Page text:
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Smoking and Asthma: What You Should Know
By the Quitter's Circle Staff
May 01, 2018

Smoking and Asthma: What You Should Know

In 2015, approximately 18.4 million US adults, or 7.6 percent of the population, reported having asthma, a chronic condition that affects your lungs and breathing. Here are some quick facts about asthma:

  1. An asthma attack can occur when an irritant causes a person’s airways to become swollen and inflamed.
  2. During an asthma flare-up, mucus fills the airways and the surrounding muscles contract, causing the bronchial tubes to narrow, making it difficult to move air in and out of the lungs.
  3. Symptoms of asthma attacks can include coughing, shortness of breath or trouble breathing, wheezing, tightness or pain in the chest.
  4. Very serious asthma attacks may be life-threatening.
  5. Tobacco smoke is one of the most common asthma triggers.

Despite this, 21 percent of adults with asthma in the US reported that they smoked in 2010. Those who smoke and have asthma may be exacerbating their condition and putting their health, and the health of others, at risk. Whether you’re a smoker or supporter, below are some key facts on the relationship between smoking and asthma.

  1. Smoking cigarettes damages your lungs, decreasing and slowing the hair-like structures in your lungs called cilia. Cilia are necessary to clear mucus from the lungs, but when they are damaged they are unable to clear mucus. So having an asthma flare-up with damaged lungs can be especially serious. (But there’s some good news: 2 weeks to 3 months after quitting, your lungs function will start to improve!)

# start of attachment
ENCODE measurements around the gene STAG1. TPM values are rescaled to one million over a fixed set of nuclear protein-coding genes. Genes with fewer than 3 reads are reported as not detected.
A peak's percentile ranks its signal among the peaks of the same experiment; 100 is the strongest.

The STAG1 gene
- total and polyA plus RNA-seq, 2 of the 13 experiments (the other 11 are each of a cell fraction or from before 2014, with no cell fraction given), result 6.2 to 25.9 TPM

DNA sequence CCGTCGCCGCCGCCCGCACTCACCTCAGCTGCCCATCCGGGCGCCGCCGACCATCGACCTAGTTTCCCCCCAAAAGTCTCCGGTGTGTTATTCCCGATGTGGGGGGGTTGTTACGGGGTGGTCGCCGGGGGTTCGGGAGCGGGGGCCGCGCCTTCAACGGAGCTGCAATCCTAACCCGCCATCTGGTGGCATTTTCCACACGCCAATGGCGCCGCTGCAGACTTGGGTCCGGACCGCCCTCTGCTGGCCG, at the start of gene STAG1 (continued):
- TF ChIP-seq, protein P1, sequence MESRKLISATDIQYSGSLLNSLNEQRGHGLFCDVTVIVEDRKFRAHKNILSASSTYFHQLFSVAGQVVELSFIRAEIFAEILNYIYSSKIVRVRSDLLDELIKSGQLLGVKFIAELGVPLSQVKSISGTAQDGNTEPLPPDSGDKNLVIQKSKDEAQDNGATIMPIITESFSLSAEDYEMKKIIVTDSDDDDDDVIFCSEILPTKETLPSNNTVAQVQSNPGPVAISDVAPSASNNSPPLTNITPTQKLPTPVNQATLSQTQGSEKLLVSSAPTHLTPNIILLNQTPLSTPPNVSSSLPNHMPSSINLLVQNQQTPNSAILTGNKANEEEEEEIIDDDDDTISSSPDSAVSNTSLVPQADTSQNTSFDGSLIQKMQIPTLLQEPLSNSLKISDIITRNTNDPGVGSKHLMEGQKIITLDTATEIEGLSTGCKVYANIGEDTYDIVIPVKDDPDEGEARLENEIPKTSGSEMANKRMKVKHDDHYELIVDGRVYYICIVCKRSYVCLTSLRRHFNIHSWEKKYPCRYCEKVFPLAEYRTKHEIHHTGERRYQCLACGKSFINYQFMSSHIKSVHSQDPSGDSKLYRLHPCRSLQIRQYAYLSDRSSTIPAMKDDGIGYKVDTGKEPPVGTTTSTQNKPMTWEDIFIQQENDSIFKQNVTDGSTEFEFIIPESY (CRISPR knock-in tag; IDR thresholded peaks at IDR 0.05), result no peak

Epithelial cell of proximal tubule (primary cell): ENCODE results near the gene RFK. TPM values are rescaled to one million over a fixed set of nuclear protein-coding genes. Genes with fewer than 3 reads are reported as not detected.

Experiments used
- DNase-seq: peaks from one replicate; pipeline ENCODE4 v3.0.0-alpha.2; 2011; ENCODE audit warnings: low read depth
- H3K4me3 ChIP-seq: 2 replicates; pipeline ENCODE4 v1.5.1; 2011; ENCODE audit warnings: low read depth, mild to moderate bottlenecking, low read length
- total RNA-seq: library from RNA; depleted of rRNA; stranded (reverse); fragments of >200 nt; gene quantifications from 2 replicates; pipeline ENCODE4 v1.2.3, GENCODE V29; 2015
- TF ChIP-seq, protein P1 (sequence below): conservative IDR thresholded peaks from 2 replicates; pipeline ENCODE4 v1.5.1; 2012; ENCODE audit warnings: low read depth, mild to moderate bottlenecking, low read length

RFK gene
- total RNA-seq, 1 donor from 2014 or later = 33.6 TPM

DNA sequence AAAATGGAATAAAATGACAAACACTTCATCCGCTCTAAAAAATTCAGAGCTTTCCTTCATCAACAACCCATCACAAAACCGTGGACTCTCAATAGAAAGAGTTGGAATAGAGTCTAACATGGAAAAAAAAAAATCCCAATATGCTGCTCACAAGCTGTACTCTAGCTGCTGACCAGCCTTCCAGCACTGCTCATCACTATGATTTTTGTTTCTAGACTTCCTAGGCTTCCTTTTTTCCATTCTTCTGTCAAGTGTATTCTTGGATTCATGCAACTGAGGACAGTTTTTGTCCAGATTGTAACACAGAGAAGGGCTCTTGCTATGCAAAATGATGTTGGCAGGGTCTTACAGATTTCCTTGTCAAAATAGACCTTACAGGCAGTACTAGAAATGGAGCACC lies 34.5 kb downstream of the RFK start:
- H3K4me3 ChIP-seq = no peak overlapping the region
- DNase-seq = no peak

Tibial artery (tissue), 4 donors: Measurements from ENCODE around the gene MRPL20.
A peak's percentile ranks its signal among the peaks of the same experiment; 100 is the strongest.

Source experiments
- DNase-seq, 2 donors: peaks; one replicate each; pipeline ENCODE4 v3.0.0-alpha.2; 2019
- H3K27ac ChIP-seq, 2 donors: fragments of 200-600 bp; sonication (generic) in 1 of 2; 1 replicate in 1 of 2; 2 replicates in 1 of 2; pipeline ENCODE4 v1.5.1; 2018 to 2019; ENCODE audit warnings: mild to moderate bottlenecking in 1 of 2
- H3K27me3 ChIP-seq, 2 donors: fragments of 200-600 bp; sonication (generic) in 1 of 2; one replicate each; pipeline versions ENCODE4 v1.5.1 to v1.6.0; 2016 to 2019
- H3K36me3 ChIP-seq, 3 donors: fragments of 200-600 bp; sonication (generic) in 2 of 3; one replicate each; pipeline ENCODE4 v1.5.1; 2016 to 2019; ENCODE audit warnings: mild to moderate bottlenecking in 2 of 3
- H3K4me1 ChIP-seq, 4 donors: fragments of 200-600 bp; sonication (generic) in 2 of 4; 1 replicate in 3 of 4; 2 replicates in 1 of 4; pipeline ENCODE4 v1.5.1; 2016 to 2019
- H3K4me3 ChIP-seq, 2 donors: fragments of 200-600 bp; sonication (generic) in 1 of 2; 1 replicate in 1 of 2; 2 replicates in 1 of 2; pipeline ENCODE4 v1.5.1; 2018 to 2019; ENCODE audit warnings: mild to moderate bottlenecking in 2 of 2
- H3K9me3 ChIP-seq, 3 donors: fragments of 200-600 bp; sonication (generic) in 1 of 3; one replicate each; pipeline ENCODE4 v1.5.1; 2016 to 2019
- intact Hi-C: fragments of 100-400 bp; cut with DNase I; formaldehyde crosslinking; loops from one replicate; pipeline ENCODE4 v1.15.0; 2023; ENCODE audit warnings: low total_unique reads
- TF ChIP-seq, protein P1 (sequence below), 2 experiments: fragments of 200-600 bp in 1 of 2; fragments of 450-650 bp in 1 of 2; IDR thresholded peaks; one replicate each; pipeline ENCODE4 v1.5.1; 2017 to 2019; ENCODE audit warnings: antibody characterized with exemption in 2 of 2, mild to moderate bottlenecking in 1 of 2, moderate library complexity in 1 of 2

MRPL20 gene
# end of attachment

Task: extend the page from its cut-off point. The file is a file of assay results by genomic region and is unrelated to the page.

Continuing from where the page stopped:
2. Active smoking may decrease the effectiveness of some short term treatments for mild asthma. Make sure to speak to a doctor about asthma medication that is right for your needs.   
  3. Smoking while pregnant can increase the likelihood that a child will develop asthma. According to the European Respiratory Society, it is the “most important known modifiable risk factor for asthma” – meaning that not smoking is one of the most important things an expectant mother can do to prevent her baby from developing asthma. Additionally, not smoking can decrease the chances of premature birth, birth defects, and infant death.
  4. Secondhand smoke comes from two sources: a burning cigarette and when a person who is smoking exhales. There is no risk-free level of exposure to secondhand smoke, which means that those around a smoker, including family, friends, and pets are exposed to the toxic and carcinogenic chemicals found in tobacco smoke. Secondhand smoke can trigger asthma attacks, including in children. This exposure can cause children with asthma to have more frequent and more severe asthma attacks.
  5. Those with asthma may suffer from flare-ups due to tobacco smoke, especially if they live in proximity to a smoker. For those who live in multi-unit living facilities, smokefree housing programs and resources may be available.

If you’re a smoker who is worried about your health and the health of those around you,  there is plenty you can do to improve your health and protect the health of others – namely, by quitting smoking.

It is never too late to stop smoking, as there are benefits to quitting at any age. Take the first step by talking to your healthcare provider today.


See additional quit smoking resources from our partner American Lung Association.